PMCID: PMC109538  PMID: 9499099
8.  EORTC Group Phase II Study of Oral Etoposide for Pretreated Soft Tissue Sarcoma 
Sarcoma  1997;1(2):99-101.
Purpose. This study investigates the efficacy and toxicity of daily oral etoposide in chemotherapy for non-heavily pretreated advanced and metastatic soft tissue sarcoma (STS).
Subjects. Twenty-seven patients with progressive and measurable disease were treated. Median age was 53 years (range 20–71 years) and performance status WHO 0 or 1. Histologies included mainly leiomyosarcoma (8), malignant fibrous histiocytoma (4), rhabdomyosarcoma (4), liposarcoma (2) and synovial sarcoma (2). Fifteen patients had received prior radiotherapy, of whom three included sites with haematopoiesis. All patients had received prior chemotherapy, including adjuvant therapy (7) and mostly consisted of one two-drug schedule (ifosfamide and doxorubicin) or two single-drug regimens.
Methods. Chemotherapy consisted of etoposide (VP16-213), 50 mg m-2 day-1 × 21 q 4 weeks. Blood cell counts were done weekly. Dose reductions and a maximum delay of 2 weeks was allowed depending on cell counts during treatment and at the start of a new 4-week treatment cycle.
Results. No objective response was observed. Progressive disease was observed after two treatment cycles in 17/27 patients (68%) and after three cycles in 22/27 patients (81%). The other patients received three to five cycles. Twenty-four patients went off study due to progressive disease. Grade 3 and 4 neutropenia was observed in eight and one patients, respectively. Thrombocytopenia grade 3 was seen in two patients. Non-haematological toxicity grade 3 (nausea, diarrhoea or alopecia) was observed in three patients, and grade 4 (dyspnea, hypotension or haemorrhage) in three patients.
Discussion. No objective response was obtained. Oral etoposide at a dose of 50 mg m-2 day-1 × 21 q 4 weeks is inactive in chemotherapy of pretreated STS. Disease progression occurred within three cycles in the majority (81%) of patients. Toxicity of this regimen in non-heavily pretreated patients is low.
PMCID: PMC2395351  PMID: 18521209
9.  Autoantibodies to B Lymphocytes in a Patient with Hypoimmunoglobulinemia 
Journal of Clinical Investigation  1977;60(2):405-410.
In a young woman with ulcerative colitis, hypoimmunoglobulinemia, and humoral immunodeficiency, lymphocyte counts vary between 600 and 1,000 per mm3 with 0.5-1.5% bone marrow-derived (B) cells and 98-99% thymus-derived (T) cells. Anti-lymphocyte antibodies were detected by immunofluorescence and by microlymphocytotoxicity with increased reactivity at +4°C. They belonged to the IgM class and were polyclonal. Studies performed with various normal lymphocyte subpopulations, several lymphoblastoid cell lines and lymphocytes from immunodeficiency patients showed that these antibodies reacted with B cells. The corresponding antigen(s) is distinct from membrane-bound immunoglobulins, is not an alloantigen, and is probably unrelated to the la-like molecules. Pokeweed mitogen stimulated B cells appear to lose this antigen. Cells from various lymphoproliferative disorders were tested. T-derived and “non T-non-B” leukemic cells did not react with the antibody. Malignant cells from B-derived lymphomas and prolymphocytic leukemias were reactive. The incidence of positivity of the leukemic cells among patients with common B chronic lymphocytic leukemia was surprisingly low (one-third of the patients).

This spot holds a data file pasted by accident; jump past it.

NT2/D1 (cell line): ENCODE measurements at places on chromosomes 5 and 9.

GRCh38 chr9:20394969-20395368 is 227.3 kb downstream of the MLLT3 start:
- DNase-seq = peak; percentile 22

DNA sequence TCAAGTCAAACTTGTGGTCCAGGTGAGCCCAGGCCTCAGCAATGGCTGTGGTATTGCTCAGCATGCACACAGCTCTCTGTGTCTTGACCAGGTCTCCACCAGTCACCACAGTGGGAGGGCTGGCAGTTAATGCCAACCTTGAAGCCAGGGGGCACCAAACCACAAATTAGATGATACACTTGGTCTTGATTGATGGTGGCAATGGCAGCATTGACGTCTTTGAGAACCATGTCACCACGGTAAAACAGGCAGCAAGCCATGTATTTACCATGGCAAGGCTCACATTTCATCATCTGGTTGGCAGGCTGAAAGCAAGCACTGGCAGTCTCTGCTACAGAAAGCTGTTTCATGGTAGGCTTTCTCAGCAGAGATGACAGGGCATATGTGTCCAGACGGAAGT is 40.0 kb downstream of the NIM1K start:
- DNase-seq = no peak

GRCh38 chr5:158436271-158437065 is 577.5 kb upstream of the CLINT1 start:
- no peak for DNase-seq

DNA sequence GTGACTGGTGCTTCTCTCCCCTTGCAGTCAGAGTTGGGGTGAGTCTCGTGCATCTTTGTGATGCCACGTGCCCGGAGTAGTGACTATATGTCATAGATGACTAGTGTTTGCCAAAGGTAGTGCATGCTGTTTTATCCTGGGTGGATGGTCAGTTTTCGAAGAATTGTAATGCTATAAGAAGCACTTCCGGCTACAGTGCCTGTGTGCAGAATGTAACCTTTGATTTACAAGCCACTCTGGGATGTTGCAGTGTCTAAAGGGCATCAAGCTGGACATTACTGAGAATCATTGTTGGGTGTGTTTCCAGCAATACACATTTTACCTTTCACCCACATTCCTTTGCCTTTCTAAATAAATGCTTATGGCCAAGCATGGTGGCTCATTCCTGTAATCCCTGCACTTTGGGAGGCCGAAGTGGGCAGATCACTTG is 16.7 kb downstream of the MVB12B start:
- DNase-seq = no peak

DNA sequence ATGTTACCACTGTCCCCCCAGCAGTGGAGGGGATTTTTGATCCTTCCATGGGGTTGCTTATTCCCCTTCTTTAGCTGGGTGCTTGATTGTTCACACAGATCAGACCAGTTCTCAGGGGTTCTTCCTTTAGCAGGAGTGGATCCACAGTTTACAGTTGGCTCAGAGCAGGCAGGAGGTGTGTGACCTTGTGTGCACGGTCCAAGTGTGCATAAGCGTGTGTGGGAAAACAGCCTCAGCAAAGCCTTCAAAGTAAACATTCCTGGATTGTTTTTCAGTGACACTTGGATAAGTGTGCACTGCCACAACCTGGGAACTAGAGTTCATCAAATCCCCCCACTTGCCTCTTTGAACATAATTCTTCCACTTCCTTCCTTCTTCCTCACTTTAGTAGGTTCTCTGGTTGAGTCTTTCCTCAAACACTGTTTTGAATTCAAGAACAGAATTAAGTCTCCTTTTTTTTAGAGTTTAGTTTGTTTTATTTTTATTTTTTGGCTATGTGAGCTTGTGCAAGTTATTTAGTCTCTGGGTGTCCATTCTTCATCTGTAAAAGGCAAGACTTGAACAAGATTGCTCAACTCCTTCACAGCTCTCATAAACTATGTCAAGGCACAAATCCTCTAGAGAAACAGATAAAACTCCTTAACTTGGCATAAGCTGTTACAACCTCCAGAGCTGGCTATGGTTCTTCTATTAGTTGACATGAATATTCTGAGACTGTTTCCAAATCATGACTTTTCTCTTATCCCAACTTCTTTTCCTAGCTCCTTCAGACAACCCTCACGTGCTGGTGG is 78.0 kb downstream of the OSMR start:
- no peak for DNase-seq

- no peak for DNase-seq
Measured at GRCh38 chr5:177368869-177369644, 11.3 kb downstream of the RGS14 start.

The autoantibody nature of the anti-B-cell antibodies and their pathogenic role in the genesis of the patient's hypoimmunoglobulinemia was demonstrated by the effect of removal of antibodies by massive plasmaphereses which were followed by a dramatic and transitory increase of B-cell figures. Whereas most primary immunodeficiency syndromes appear to result from an arrest in the differentiation capabilities of immunologically competent cells, autoantibodies to circulating B lymphocytes may be incriminated in the pathogenesis of some cases of hypogammaglobulinemia.
PMCID: PMC372381  PMID: 301527
10.  Simultaneous Occurrence of Acute Myeloblastic Leukaemia and Multiple Myeloma without Previous Chemotherapy 
British Medical Journal  1974;2(5920):642-643.
The simultaneous detection of multiple myeloma and acute myeloblastic leukaemia is reported in two patients who had not undergone chemotherapy. Histological examinations confirmed the infiltration by both myeloblasts and plasma cells. Only the latter contained monoclonal immunoglobulin chains at immunofluorescent studies. The possible relation between the two distinct proliferative processes is briefly discussed.
PMCID: PMC1613074  PMID: 4600910

Results 1-10 (10)